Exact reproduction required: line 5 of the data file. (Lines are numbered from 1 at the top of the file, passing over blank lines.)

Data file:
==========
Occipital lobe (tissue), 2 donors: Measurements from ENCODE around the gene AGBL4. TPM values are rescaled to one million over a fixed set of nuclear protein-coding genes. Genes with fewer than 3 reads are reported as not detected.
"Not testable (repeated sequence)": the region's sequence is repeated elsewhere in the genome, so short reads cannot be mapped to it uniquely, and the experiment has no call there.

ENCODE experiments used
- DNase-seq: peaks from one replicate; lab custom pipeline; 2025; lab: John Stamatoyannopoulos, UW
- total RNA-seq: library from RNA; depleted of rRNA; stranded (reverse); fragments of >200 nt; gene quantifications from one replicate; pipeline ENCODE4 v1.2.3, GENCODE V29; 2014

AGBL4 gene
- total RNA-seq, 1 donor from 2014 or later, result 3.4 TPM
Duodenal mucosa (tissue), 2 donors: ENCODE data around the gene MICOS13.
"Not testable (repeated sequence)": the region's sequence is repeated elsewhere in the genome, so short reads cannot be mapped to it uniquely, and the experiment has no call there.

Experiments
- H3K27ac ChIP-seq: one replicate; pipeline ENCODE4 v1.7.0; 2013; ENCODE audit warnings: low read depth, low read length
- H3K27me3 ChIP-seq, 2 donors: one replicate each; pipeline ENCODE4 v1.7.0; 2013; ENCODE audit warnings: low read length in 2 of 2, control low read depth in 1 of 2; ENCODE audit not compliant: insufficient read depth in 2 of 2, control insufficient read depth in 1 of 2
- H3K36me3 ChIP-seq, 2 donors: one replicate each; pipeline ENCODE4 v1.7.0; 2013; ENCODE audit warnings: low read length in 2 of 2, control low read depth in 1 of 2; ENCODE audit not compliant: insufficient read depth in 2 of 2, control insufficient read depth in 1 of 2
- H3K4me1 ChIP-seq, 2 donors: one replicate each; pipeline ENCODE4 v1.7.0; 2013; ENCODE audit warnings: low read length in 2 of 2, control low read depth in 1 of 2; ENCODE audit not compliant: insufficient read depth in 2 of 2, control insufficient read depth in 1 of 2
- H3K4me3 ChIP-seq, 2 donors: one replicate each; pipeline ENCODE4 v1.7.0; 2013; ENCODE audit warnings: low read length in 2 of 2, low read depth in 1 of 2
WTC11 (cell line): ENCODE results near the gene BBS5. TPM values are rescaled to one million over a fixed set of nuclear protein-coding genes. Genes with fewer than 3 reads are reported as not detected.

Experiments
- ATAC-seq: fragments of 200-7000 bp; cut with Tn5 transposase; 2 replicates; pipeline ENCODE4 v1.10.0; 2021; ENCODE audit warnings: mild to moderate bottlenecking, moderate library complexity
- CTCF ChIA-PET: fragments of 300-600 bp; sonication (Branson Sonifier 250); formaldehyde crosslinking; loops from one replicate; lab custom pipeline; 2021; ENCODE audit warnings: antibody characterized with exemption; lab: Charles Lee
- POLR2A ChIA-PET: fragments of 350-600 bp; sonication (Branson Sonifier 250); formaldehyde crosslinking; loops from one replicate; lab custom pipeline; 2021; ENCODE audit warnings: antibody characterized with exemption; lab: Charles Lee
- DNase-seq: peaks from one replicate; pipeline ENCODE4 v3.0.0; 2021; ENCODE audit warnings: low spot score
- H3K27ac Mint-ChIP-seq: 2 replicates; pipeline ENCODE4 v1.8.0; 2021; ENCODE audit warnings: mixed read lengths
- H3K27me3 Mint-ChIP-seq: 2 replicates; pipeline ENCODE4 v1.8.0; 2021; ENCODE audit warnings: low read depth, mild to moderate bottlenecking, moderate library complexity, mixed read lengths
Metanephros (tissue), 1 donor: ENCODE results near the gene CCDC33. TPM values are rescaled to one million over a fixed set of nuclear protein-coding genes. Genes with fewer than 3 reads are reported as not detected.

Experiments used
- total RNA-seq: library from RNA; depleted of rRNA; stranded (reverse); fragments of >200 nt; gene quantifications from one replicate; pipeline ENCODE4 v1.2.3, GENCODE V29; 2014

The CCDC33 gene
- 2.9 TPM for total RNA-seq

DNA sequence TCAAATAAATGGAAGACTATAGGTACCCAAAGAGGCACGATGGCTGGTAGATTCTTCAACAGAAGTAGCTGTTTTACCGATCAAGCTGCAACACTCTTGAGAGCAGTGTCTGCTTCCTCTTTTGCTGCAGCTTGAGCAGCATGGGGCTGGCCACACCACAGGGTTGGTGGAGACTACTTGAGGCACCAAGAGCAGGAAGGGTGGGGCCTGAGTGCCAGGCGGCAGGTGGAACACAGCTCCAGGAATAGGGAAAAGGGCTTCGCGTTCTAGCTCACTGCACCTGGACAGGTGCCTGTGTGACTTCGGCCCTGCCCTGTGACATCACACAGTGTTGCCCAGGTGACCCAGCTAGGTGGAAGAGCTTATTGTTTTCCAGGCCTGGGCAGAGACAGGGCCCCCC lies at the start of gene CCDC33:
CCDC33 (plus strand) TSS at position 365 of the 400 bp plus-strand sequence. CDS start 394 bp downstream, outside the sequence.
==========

- total RNA-seq: library from RNA; depleted of rRNA; stranded (reverse); fragments of >200 nt; gene quantifications from one replicate; pipeline ENCODE4 v1.2.3, GENCODE V29; 2014